Since hot gases like these would quickly cool down if they contacted any metal housing, confinement within a strong magnetic field has been the most popular technique. The tokamak, a doughnut-shaped magnetic confinement reactor developed by Russian physicists, achieved practical fusion in 1991 at the Joint European Torus. They used a fuel close to what would be needed in a practical reactor, a combination of deuterium and tritium, heavier isotopes of hydrogen.

This was followed in 1993 by the definitive demonstration of controlled fusion in the Tokamak Fusion Test Reactor (TFTR) at Princeton University. This reactor -- relegated earlier this month to the scrap heap because of budget cuts, despite the fact that it was still producing exciting data -- eventually produced 10 million watts of power for a second using a half-and-half mixture of deuterium and tritium. In all about 40 million watts was needed to initiate the fusion.

Building on these successes, achieved after many ups and downs in research and federal funding, two larger devices now are on the drawing board. One of these -- the International Thermonuclear Experimental Reactor (ITER), a joint project of the United States, the European Union, Japan and Russia -- is based on the successful tokamak design and will be on the scale of a commercial power reactor.

The second, to be built at Lawrence Livermore National Laboratory, is based on a different principle, inertial confinement. Called the National Ignition Facility or NIF, it involves shooting high-powered lasers at fuel pellets to create a powerful implosion that ignites the fusion process, similar to what goes on inside a hydrogen bomb. In fact, the Department of Energy is funding NIF primarily to obtain data on thermonuclear explosions that will help assess, without testing, the reliability of the nation's aging nuclear stockpile.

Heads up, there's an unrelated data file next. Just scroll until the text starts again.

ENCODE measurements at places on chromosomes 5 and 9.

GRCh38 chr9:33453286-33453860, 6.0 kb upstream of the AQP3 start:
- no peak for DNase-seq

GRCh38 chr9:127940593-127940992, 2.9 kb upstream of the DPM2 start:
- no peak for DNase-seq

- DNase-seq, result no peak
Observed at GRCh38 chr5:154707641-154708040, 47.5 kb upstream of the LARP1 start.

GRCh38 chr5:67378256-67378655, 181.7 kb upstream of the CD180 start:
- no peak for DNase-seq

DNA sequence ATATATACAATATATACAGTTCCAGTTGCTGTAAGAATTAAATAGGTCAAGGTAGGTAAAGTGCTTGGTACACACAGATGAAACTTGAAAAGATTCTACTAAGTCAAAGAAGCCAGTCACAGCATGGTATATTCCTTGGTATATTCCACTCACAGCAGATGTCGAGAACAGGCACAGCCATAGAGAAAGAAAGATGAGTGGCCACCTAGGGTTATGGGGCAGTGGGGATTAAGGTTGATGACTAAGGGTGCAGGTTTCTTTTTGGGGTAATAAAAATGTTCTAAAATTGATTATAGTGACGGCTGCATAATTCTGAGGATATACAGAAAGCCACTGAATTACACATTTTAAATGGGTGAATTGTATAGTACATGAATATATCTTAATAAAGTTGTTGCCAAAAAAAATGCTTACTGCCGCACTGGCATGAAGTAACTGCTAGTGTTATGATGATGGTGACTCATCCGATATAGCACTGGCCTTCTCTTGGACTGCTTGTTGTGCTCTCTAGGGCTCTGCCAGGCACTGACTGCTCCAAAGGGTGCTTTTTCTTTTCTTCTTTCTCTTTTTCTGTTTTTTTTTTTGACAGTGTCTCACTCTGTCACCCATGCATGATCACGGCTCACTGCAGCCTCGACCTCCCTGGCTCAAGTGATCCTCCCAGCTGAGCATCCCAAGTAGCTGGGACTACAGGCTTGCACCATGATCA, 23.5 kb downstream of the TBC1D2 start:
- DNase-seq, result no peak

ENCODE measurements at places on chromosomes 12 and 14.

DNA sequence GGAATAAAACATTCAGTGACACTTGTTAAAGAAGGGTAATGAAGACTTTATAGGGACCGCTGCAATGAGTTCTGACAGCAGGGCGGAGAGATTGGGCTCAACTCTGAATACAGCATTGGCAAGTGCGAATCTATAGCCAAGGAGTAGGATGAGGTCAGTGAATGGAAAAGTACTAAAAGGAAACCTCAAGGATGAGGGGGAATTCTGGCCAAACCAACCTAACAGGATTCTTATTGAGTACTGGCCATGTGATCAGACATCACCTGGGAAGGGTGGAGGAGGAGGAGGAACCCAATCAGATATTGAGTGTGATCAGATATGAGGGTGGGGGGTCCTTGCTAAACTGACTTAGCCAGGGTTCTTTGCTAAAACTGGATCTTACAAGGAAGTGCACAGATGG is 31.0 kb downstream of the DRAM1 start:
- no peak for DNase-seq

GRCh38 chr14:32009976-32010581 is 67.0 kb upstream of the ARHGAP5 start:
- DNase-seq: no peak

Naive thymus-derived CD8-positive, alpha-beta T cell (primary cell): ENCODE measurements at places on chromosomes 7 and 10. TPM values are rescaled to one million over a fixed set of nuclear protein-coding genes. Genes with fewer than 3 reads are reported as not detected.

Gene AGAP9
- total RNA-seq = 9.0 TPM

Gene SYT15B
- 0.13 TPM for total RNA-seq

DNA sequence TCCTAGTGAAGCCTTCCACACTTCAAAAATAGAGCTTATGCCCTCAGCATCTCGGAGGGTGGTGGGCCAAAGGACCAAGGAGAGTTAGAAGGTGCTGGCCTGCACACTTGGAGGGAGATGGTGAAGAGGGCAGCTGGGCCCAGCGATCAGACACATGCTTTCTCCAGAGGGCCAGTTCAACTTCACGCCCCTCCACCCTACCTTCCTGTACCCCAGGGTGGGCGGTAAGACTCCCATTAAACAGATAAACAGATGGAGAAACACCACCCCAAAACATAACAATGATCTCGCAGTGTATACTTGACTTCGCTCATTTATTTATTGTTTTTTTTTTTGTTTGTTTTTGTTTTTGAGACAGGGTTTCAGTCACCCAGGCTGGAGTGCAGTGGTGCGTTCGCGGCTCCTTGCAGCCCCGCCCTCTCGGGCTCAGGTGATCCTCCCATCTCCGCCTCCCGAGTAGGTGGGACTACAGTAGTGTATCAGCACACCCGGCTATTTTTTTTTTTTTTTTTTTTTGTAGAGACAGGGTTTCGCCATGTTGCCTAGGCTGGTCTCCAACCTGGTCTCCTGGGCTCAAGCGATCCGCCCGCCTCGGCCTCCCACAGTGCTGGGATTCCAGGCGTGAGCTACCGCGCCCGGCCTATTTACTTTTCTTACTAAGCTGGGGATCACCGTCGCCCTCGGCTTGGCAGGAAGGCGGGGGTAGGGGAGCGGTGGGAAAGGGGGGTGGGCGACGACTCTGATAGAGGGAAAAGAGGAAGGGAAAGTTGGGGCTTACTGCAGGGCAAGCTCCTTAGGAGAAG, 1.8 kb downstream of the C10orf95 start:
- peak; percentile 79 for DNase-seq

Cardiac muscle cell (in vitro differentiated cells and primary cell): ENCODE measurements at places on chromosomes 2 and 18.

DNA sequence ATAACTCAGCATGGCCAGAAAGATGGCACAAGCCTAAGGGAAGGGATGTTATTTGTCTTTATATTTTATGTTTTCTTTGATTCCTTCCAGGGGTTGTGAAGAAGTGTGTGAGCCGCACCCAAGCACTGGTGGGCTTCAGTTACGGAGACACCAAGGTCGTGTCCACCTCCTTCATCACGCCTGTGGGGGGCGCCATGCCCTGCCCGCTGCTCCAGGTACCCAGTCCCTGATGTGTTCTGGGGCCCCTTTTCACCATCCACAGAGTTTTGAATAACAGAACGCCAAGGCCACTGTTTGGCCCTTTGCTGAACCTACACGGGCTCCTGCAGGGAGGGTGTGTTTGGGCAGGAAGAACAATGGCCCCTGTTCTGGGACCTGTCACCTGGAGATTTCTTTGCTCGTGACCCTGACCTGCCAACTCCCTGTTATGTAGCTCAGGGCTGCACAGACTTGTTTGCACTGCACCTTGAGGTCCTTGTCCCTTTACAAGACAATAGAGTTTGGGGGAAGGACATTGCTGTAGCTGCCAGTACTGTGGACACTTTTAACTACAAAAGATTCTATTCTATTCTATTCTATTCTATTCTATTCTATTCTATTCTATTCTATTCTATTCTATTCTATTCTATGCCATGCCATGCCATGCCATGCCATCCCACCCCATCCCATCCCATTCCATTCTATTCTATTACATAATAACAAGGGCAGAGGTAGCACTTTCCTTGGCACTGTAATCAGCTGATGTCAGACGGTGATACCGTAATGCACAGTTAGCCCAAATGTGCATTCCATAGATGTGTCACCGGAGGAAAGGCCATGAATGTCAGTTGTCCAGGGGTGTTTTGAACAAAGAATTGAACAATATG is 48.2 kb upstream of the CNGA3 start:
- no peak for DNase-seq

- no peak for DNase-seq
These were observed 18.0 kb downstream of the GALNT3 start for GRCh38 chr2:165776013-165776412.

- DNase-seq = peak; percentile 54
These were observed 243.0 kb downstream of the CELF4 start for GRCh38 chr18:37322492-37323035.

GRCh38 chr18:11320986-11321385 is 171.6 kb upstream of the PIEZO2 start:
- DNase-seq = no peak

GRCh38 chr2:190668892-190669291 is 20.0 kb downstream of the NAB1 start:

Nevertheless the spin-off of both projects could be practical fusion power in the early part of the 21st century, Fowler says.

In his book he delves also into the economics and environmental aspects of fusion relative to today's fuels, and concludes that while the cost would be about the same, safety and environmental costs would be much improved. The one imponderable, he says, is the will of the public.

"What we need to make this happen is not a scientific breakthrough but a political breakthrough," he writes.

Apart from magnetic confinement in the tokamak and inertial confinement in the form of laser fusion, Fowler has his own pet idea, affectionately called the spheromak. Fusion would take place inside a sphere rather than a doughnut, which could be scaled down to a much smaller size than other types of reactors.

"The plasma creates itself without any middle, which allows the whole thing to be small with all the magnets and coils outside the machine," he says. "Industry might be able to adapt this more easily, perhaps to replace the heat source, bringing fusion power to the market on a shorter time scale."

The problem is getting the theory to work in practice, but Fowler is not deterred. With more money becoming available for alternative research in fusion, he is optimistic that development will continue on the spheromak, and that it can be engineered to work.

"At the moment the spheromak is where I've got my hopes for a better alternative," he says. "But that moment has already gone on since the mid-1980s."